Citrus Mandarin Orange - Fruiting - Outdoor Plants | Plantshop.me

Citrus Mandarin Orange

Citrus reticulata

SKU 5113

HURRY! LIMITED QTY

AED 273

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70cm - 90cm

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Default Plastic Pot

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Plant Care

Watering

During summer, Water daily or when the soil starts to become slightly dry at the top. During Winter season water once in 2 days or when the soil starts to become slightly dry at the top. Keep the soil lightly moist at all times, but do not overwater as this will cause brown spots and leaf drop. Curly or dry leaves suggest, the plant is dry and needs watering. Water in the early morning or late evening when temperatures are cooler. Always check your soil before watering.

Light

During summer season keep the plants in shaded area and during winter season plants can withstand direct/indirect light.

Temperature

During summer season or when the temperature is above 45°C place the plant in shaded area. During winter season or the when the temperature is below 45°C the plants can be directly placed in direct/indirect sunlight.

Fertilizer

Fruit and Flower Fertilizer

Plant Bio

Mandarin Tree Care

Caring for mandarin oranges is easy, but requires some attention in order to grow plenty of sweet-tasting fruit. Follow the tips below to guarantee a tasty harvest year after year.  

Sun and Temperature

Mandarins can be grown in full or partial sun meaning it needs at least 6 hours of direct sun each day. They are hardy to USDA zones 8-11. They prefer hot summers and mild winters. Ideally, temperatures ranging from 40-90°F. However, they can tolerate temperatures down to 20°F for a short period and temperatures well above 100°F.

If there is fruit on the mandarin tree, freezing temperatures freeze and damage the fruit. The tree itself can tolerate lower temperatures before damage or death. Trees can be protected from frost by bringing indoors or by covering with frost fabric.

Sunburn is common on excessively hot days especially on tender growth, but the damage is minimal and the trees will eventually grow out of it. Sunburn can be prevented by covering trees with a light shade-cloth or by covering the tree in a whitewash.

Water and Humidity

Water citrus early in the morning once a week. Soil should be kept moist, but not soggy or saturated. Use soaker hoses or drip irrigation to avoid wetting the trunk of the tree.

Trees planted in a pot may need to be watered more often. They should be fully saturated and allowed to dry down until slightly moist before the next watering. Potted trees can be watered using drip irrigation or manually with a hose. If watering manually, avoid wetting the trunk.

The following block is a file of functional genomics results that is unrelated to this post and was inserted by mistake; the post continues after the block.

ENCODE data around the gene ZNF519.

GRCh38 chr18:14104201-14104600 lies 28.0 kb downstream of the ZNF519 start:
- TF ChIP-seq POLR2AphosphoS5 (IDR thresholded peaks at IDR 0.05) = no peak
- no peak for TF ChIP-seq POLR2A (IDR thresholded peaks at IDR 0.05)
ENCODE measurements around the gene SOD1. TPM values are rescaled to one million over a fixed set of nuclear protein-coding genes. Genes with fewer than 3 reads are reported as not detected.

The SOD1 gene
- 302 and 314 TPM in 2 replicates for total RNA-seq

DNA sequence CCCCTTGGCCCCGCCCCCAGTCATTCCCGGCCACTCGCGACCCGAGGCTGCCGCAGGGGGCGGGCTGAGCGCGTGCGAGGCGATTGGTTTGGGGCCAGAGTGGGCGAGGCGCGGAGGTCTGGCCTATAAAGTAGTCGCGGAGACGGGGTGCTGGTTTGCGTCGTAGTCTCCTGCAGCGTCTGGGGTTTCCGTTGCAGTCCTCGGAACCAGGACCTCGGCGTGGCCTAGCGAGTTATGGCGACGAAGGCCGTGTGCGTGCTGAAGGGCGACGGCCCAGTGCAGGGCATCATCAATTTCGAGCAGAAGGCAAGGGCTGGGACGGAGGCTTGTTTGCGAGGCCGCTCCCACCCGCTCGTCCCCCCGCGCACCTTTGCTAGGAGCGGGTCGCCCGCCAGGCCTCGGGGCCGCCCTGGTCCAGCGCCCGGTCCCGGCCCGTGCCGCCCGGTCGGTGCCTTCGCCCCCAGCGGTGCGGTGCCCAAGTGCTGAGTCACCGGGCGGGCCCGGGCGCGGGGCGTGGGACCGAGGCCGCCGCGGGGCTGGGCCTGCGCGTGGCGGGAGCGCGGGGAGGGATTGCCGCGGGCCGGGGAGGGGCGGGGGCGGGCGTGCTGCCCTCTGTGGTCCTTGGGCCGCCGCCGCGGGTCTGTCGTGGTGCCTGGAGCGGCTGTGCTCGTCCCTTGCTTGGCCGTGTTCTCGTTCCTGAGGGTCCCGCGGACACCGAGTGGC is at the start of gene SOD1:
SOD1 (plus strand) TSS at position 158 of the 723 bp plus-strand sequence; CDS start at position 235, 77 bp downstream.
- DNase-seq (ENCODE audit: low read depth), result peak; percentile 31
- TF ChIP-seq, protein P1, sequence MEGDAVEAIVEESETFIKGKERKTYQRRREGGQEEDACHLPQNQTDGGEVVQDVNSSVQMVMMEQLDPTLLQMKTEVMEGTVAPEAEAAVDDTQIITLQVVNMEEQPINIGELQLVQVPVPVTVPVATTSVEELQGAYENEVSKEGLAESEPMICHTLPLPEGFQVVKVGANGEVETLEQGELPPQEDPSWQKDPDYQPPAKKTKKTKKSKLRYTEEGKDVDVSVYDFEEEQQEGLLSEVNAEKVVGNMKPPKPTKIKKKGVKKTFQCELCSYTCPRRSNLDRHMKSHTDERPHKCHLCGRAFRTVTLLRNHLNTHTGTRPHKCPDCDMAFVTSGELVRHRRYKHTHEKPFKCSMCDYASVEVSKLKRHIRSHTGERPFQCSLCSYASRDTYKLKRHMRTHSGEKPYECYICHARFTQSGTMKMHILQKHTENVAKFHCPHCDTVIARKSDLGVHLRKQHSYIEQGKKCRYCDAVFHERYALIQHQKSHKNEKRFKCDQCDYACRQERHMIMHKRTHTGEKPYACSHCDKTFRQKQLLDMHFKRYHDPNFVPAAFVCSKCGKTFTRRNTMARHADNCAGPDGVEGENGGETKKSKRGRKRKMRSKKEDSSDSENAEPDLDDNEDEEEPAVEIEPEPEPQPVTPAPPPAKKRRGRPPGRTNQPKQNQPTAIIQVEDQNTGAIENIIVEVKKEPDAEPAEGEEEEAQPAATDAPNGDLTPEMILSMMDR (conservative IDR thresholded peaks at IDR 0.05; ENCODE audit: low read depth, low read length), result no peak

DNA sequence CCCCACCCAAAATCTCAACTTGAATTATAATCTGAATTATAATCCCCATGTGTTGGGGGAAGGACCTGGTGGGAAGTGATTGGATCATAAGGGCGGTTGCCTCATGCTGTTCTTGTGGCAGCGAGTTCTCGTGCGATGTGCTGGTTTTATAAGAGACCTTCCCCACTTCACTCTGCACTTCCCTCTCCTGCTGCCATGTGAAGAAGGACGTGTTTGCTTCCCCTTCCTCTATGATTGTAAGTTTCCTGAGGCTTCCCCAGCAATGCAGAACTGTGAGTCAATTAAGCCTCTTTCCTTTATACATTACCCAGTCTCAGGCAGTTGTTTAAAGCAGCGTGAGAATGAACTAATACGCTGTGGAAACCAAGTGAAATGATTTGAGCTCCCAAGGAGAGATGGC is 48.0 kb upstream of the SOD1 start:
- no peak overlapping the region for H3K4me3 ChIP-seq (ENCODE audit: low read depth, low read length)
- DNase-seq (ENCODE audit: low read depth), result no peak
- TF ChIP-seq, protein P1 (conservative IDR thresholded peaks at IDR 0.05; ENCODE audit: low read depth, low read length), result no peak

Trees should be well watered during fruit development. Once the fruit reaches full size or around full size, water less frequently to build up the sugars in the fruit. Trees do not need extra water during the rainy season.

Soil

Mandarin trees tolerate a wide range of soil types but require good drainage. Trees benefit from the soil with high organic matter. Mandarins tolerate a wide pH range but thrive in a pH range between 5.5-6.2.

If planting in an area with poor drainage or poor quality soil, plant the orange tree in a raised bed and amend the soil with organic matter.

Fertilizing

There are a lot of different fertilizers available at garden centers specifically formulated for citrus. The rates and application frequency depend on the fertilizer blend and whether or not it is a slow-release blend. Slow-release blends typically need to be applied once or twice a year.

Mandarins should be well fed between March-August when trees are most actively growing. If a citrus fertilizer mix is not available, 12-6-6 can be used. Look for fertilizer blends that also incorporate micronutrients such as magnesium, zinc, iron, and copper.

Pruning

Prune your mandarin tree between February and April preferably before bloom. Mandarins are not deciduous, so trees will maintain their leaves throughout the entire year. Prune to remove dead or damaged branches, to maintain size, remove suckers, and open up the tree’s canopy.

Suckers are shoots that grow from the rootstock. These shoots will look very different from the mandarin variety and should always be removed. These shoots will not produce good fruit. Remove suckers by cutting them flush with the main trunk.

To open up the canopy, remove any overlapping limbs or limbs that have a narrow-angle on the main trunk. When removing deadwood or diseased branches, prune back several inches below the dead or diseased branch to ensure the entire infection or dead portion is removed. Old or damaged fruit should also be manually removed. While it should fall off naturally, removing the old fruit will prevent diseases and preserve resources for shoot growth and flowering.

Mandarins do not require older growth to produce fruit. Flower buds are very noticeable on trees. Pruning off flower buds will reduce the amount of fruit for the season.

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